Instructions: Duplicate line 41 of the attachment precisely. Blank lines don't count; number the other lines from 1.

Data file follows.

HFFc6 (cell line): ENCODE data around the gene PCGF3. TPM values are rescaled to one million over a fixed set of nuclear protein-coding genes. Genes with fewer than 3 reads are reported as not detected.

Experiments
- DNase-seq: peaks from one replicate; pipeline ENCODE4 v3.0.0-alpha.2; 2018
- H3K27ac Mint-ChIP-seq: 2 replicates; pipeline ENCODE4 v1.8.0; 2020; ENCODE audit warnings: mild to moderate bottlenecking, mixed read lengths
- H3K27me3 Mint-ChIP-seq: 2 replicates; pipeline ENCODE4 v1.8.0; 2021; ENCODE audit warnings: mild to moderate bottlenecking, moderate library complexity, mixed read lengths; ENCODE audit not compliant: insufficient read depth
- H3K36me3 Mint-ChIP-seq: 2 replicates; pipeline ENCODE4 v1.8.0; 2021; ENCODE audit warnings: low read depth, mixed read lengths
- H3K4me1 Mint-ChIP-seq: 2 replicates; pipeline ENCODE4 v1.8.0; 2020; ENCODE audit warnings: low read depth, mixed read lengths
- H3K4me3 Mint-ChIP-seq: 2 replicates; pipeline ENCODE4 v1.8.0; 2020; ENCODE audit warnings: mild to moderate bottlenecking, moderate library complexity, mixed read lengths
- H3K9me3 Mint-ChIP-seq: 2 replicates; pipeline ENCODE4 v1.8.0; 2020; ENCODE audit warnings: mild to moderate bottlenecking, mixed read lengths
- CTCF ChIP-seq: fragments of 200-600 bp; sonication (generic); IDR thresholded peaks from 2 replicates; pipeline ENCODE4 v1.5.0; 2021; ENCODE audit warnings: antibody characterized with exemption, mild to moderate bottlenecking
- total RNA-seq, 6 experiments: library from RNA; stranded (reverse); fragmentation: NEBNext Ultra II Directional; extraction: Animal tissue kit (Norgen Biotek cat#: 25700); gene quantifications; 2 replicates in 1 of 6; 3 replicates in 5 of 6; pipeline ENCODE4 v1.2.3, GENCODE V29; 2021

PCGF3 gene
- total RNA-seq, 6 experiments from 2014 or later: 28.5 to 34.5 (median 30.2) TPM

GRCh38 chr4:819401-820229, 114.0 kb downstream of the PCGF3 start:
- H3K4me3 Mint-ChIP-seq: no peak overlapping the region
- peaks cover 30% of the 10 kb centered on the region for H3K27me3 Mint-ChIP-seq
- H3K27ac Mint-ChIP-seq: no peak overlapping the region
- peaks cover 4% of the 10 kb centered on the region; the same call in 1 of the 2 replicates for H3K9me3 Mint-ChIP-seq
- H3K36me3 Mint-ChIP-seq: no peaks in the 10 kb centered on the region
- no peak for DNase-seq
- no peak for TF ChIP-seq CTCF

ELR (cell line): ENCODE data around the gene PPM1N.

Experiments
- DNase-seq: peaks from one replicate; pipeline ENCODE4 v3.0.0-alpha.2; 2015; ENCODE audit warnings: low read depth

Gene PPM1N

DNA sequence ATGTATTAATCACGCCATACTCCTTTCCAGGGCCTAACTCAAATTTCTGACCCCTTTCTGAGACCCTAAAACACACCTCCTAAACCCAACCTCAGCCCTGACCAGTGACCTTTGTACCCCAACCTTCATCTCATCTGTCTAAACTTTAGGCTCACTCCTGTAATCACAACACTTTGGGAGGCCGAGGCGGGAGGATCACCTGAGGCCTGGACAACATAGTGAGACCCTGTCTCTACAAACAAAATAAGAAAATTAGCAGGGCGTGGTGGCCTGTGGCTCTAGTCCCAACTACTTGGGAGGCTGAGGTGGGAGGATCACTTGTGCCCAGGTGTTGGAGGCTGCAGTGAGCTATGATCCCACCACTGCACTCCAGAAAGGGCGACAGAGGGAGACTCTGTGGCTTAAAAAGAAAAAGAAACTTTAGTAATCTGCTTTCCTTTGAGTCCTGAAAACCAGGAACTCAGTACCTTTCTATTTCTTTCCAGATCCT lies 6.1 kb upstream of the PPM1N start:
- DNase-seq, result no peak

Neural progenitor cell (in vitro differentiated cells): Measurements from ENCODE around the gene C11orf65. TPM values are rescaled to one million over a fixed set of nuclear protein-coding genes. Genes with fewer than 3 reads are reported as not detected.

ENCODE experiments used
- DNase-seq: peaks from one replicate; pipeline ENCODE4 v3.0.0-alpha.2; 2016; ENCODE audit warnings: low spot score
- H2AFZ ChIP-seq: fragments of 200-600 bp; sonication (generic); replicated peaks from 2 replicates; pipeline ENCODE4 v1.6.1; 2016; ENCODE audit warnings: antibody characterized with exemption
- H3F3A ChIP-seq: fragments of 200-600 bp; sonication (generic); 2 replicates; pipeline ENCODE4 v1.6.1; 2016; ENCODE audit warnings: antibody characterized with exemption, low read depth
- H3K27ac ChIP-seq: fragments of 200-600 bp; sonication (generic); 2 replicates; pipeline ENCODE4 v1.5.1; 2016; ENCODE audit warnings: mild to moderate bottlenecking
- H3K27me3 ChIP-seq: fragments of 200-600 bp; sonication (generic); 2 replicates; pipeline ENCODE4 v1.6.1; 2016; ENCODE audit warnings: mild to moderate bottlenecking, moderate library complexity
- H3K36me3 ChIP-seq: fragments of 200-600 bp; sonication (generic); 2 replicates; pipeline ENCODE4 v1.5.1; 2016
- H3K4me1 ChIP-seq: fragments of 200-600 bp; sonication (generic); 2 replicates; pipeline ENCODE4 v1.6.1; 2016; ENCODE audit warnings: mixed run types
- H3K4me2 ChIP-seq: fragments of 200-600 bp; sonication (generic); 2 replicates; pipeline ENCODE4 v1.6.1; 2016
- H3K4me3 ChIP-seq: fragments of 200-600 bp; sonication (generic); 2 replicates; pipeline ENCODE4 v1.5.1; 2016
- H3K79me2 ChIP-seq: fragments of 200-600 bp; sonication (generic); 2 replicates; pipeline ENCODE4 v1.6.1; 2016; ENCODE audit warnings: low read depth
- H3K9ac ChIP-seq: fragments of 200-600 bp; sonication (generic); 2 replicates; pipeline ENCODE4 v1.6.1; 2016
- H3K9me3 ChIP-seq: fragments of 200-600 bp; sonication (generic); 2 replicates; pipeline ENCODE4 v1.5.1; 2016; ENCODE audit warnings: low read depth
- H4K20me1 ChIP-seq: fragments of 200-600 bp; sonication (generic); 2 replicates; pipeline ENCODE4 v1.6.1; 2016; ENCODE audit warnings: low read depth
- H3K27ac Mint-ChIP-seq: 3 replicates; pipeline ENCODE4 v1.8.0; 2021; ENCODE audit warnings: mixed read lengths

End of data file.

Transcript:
- H3K9me3 ChIP-seq: fragments of 200-600 bp; sonication (generic); 2 replicates; pipeline ENCODE4 v1.5.1; 2016; ENCODE audit warnings: low read depth